Last year to capitalise on higher plant and machinery tax allowances
With the 2011 harvest outlook for Scottish arable farmers looking good and indicative prices higher than last year, early tax planning is essential to take advantage of the tax Annual Investment Allowance (AIA) of £100,000 before it drops next year to £25,000, says Robin Dandie, Head of Farming for Johnston Carmichael.
Up to 05 April 2012, farmers can write off up to £100,000 against taxable profits if they purchase qualifying machinery. As well as covering the usual tractors, combines and implements, some expenditure on buildings may also qualify for the relief.
However, if purchasing on Hire Purchase (HP), buyers need to note that the allowance is claimed on the full cost price in the year of purchase and future HP instalments will not reduce tax liabilities in the year they are paid.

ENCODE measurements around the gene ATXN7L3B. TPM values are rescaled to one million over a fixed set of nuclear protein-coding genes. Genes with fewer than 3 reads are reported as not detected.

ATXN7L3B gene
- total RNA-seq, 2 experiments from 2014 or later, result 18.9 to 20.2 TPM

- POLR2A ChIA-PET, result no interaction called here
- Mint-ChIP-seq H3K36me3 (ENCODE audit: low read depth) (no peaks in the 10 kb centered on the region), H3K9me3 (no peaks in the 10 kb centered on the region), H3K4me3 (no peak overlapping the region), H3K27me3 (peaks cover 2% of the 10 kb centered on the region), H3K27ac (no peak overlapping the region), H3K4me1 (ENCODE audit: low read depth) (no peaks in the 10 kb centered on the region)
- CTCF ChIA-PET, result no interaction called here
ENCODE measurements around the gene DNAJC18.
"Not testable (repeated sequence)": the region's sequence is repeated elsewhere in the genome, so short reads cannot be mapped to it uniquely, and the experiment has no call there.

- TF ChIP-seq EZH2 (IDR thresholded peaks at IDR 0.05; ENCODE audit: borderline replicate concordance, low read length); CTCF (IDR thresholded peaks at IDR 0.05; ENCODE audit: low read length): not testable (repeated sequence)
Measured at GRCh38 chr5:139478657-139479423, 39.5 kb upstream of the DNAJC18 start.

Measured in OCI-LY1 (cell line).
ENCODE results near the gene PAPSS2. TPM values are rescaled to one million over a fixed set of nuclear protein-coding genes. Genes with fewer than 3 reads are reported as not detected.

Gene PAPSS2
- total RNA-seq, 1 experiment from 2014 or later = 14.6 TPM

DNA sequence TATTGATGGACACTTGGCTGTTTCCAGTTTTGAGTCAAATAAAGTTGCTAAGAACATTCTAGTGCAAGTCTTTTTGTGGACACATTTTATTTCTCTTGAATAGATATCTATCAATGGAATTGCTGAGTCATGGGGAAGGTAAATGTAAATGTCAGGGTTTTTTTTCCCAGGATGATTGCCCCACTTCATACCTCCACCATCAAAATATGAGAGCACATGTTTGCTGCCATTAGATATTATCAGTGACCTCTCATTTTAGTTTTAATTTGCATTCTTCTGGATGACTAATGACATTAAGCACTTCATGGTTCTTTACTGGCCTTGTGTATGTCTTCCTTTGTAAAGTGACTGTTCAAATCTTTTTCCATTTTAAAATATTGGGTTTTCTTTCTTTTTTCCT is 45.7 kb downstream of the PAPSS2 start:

Therefore the situation can arise that a low tax bill will be payable when the machinery is first purchased and higher tax liabilities are payable in future years when the HP payments are still being made, leading to the potential for cashflow problems. This needs to be planned for in advance to avoid stretching bank facilities.
Farmers also need to be aware that with a specific cut off point for the tax allowances they need to ensure that machinery can be supplied to them in time to claim the allowance. If this is left too late they may find that machinery dealers are unable to make delivery due to excess demand.
It should be noted that the purchase of any plant and equipment should be based on sound business requirements and decisions should not be taken based purely on tax relief.
Johnston Carmichael is Scotland’s largest firm of chartered accountants and business advisers with over 11,000 clients and 420 staff in 10 offices in Scotland and acts for over 1,500 farming clients.
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